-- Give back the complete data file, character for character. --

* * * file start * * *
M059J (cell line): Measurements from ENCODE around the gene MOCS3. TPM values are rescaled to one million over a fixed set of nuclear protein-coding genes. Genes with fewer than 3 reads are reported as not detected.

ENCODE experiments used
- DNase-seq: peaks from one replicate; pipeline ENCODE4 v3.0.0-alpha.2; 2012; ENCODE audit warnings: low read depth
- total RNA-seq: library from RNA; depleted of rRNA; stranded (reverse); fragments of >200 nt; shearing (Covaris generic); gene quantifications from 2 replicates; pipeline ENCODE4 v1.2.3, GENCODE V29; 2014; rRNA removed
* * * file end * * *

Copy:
M059J (cell line): Measurements from ENCODE around the gene MOCS3. TPM values are rescaled to one million over a fixed set of nuclear protein-coding genes. Genes with fewer than 3 reads are reported as not detected.

ENCODE experiments used
- DNase-seq: peaks from one replicate; pipeline ENCODE4 v3.0.0-alpha.2; 2012; ENCODE audit warnings: low read depth
- total RNA-seq: library from RNA; depleted of rRNA; stranded (reverse); fragments of >200 nt; shearing (Covaris generic); gene quantifications from 2 replicates; pipeline ENCODE4 v1.2.3, GENCODE V29; 2014; rRNA removed